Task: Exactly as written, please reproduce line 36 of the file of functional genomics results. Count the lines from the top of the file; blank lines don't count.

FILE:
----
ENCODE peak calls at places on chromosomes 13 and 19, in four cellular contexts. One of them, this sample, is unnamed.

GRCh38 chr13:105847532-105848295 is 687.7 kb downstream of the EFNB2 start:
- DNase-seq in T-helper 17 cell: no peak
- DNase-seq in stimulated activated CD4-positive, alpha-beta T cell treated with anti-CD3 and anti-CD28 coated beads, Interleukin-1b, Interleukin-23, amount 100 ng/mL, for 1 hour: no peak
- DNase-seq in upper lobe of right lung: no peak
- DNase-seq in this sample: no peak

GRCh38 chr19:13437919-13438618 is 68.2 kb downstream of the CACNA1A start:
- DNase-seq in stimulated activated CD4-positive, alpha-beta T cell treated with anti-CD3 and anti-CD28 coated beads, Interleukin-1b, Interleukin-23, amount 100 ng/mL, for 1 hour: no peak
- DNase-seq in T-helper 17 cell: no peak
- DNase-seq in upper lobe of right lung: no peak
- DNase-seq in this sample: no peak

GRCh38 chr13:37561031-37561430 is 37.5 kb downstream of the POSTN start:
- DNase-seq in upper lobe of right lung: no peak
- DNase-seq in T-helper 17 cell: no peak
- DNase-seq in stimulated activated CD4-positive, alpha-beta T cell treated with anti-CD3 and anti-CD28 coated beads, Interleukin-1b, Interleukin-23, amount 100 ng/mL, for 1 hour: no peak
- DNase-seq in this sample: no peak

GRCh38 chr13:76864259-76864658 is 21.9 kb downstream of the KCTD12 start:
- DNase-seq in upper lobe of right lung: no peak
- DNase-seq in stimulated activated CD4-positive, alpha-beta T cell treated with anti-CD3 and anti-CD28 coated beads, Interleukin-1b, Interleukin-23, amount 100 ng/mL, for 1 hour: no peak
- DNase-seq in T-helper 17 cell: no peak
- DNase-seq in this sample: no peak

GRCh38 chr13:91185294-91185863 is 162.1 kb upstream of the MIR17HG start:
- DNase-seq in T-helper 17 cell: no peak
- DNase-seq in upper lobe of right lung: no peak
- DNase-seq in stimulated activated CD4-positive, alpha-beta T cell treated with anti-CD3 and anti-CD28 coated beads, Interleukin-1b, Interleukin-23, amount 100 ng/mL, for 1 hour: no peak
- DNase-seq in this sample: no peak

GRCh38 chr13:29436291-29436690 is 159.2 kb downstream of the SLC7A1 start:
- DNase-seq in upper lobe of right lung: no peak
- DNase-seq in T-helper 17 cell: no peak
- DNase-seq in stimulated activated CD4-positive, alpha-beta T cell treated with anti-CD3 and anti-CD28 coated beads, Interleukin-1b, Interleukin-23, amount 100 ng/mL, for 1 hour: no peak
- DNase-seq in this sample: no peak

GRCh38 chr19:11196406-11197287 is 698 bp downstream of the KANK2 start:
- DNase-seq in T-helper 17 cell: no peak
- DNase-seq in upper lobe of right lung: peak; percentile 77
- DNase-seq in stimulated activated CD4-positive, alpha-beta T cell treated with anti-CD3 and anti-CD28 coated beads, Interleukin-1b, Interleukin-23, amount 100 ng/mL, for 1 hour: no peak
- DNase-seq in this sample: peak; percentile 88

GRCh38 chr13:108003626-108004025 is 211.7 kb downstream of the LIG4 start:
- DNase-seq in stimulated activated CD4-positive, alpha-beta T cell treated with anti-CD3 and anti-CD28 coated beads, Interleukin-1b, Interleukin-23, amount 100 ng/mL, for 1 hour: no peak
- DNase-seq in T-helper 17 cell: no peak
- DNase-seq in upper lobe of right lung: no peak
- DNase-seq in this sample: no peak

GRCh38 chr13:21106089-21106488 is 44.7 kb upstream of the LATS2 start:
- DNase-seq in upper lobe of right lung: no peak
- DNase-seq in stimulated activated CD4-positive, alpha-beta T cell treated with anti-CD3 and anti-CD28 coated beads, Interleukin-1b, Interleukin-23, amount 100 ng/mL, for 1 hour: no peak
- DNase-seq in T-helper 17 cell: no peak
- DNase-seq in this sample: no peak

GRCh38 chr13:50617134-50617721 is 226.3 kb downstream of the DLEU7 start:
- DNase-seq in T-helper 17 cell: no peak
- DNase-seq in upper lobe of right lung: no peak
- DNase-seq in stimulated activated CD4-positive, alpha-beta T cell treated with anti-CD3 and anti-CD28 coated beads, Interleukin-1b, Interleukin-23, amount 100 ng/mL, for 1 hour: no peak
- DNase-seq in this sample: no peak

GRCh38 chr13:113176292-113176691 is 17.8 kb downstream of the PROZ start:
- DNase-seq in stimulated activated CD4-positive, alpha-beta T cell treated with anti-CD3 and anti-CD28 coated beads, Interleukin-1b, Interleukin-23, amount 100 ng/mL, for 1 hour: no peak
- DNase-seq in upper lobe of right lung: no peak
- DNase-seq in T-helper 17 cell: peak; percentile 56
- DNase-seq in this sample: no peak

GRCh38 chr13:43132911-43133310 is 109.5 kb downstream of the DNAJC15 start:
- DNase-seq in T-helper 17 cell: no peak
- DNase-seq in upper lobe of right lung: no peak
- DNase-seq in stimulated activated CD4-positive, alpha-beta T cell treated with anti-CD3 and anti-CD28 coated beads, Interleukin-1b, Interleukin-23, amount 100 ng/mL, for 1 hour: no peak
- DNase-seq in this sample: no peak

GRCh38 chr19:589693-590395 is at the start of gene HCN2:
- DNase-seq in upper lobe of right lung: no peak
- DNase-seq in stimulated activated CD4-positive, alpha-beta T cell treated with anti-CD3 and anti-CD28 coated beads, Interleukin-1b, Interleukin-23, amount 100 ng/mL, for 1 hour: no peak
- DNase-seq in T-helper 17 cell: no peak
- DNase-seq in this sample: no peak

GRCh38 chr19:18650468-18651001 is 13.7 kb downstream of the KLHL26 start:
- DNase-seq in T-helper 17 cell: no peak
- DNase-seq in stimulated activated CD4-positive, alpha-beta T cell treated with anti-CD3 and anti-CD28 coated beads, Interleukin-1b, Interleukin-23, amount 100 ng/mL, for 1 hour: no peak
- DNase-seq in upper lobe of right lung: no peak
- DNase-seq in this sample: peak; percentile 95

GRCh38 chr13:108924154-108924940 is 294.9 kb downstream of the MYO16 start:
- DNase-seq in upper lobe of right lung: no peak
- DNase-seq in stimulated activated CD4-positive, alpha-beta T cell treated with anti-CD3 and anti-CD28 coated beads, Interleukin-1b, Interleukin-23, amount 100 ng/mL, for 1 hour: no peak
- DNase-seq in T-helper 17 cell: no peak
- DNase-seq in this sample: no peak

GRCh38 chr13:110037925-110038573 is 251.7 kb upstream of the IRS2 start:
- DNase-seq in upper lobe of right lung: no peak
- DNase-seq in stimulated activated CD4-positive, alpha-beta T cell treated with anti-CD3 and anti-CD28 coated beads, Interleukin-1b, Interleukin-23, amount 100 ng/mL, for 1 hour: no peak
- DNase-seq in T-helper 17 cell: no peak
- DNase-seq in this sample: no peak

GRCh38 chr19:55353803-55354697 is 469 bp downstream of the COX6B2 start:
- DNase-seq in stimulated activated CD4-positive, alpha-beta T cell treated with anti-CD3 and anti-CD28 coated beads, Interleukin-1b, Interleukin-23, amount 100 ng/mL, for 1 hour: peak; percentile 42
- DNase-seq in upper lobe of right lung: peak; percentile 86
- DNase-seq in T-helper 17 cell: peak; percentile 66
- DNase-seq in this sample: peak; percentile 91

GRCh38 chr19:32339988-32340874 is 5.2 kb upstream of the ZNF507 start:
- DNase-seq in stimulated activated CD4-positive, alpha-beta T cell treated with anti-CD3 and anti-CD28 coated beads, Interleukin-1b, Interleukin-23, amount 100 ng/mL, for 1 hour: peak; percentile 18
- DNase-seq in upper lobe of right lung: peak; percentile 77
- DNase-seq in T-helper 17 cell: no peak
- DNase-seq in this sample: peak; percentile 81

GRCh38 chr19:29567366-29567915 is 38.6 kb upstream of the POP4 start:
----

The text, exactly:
- DNase-seq in this sample: peak; percentile 88